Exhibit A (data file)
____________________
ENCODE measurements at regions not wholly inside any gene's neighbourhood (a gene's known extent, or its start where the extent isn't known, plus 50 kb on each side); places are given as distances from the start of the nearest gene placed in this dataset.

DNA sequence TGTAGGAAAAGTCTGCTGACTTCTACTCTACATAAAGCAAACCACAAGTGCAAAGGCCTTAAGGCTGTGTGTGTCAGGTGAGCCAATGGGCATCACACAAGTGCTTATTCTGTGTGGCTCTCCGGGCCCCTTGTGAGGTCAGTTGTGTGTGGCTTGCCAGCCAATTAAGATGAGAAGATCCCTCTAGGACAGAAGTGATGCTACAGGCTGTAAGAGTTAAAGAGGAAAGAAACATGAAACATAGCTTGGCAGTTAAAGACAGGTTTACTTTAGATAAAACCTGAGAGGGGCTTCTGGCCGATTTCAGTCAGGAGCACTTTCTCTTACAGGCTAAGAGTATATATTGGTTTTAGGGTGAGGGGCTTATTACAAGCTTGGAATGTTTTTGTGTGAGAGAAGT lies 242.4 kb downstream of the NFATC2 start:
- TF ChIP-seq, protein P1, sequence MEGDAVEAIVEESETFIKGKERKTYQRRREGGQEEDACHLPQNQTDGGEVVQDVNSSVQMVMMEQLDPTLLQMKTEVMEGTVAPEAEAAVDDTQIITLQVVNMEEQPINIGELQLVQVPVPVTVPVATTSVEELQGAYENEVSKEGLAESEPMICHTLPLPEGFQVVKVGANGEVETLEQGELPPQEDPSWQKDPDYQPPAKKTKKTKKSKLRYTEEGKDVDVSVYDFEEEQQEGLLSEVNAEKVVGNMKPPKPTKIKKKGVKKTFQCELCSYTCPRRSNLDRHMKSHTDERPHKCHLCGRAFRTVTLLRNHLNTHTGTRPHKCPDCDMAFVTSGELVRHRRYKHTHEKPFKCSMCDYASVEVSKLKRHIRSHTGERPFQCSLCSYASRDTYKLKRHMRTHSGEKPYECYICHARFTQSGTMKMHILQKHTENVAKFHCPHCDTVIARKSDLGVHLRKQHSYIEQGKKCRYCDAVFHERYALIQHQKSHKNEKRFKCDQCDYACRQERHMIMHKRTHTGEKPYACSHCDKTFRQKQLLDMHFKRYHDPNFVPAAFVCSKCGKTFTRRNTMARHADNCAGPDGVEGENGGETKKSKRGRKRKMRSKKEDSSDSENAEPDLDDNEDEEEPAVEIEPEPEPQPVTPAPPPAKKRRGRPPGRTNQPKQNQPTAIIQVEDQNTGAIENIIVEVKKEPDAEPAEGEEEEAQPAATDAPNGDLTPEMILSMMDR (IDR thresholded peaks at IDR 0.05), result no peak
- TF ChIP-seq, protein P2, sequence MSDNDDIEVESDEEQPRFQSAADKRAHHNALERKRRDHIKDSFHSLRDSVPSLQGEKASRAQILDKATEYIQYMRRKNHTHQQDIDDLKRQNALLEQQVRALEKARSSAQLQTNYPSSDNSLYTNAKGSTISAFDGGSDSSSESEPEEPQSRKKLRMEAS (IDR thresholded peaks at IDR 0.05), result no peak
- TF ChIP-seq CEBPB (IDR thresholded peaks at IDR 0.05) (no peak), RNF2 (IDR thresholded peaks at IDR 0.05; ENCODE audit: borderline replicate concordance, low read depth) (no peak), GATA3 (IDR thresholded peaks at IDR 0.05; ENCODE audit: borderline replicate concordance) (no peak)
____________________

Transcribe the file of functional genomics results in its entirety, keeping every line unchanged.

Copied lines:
ENCODE measurements at regions not wholly inside any gene's neighbourhood (a gene's known extent, or its start where the extent isn't known, plus 50 kb on each side); places are given as distances from the start of the nearest gene placed in this dataset.

DNA sequence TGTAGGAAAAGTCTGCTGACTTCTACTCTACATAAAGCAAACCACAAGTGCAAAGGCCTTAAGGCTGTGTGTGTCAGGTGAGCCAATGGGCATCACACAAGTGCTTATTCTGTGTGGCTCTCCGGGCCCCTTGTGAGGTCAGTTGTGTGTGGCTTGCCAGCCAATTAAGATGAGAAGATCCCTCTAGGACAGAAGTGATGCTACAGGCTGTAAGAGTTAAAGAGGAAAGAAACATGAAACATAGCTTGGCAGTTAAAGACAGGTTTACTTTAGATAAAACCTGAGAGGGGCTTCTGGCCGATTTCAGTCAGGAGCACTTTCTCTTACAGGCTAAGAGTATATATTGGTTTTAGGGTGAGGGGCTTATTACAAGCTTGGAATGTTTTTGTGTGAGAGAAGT lies 242.4 kb downstream of the NFATC2 start:
- TF ChIP-seq, protein P1, sequence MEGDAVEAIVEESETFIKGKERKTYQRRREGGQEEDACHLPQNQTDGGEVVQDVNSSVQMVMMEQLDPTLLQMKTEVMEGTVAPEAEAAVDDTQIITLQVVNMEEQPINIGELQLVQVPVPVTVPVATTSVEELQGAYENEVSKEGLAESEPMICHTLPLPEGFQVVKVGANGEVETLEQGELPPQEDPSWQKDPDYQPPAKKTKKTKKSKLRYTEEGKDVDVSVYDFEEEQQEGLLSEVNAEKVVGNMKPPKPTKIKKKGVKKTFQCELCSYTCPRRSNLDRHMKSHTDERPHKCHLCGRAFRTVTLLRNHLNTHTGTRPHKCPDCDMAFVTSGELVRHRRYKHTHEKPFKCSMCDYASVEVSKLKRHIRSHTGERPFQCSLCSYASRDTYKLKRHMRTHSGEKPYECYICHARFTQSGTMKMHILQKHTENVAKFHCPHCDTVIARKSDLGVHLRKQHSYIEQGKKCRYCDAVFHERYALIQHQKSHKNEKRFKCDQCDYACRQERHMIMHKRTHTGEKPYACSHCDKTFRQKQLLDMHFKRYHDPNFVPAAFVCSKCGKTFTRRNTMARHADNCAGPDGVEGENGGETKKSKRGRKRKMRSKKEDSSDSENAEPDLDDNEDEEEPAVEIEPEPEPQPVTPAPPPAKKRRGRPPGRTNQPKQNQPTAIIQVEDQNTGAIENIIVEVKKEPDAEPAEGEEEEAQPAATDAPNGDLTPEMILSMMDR (IDR thresholded peaks at IDR 0.05), result no peak
- TF ChIP-seq, protein P2, sequence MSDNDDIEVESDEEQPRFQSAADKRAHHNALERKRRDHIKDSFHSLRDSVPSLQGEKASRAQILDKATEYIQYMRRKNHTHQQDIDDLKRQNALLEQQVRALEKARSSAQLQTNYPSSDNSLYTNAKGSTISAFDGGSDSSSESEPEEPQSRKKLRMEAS (IDR thresholded peaks at IDR 0.05), result no peak
- TF ChIP-seq CEBPB (IDR thresholded peaks at IDR 0.05) (no peak), RNF2 (IDR thresholded peaks at IDR 0.05; ENCODE audit: borderline replicate concordance, low read depth) (no peak), GATA3 (IDR thresholded peaks at IDR 0.05; ENCODE audit: borderline replicate concordance) (no peak)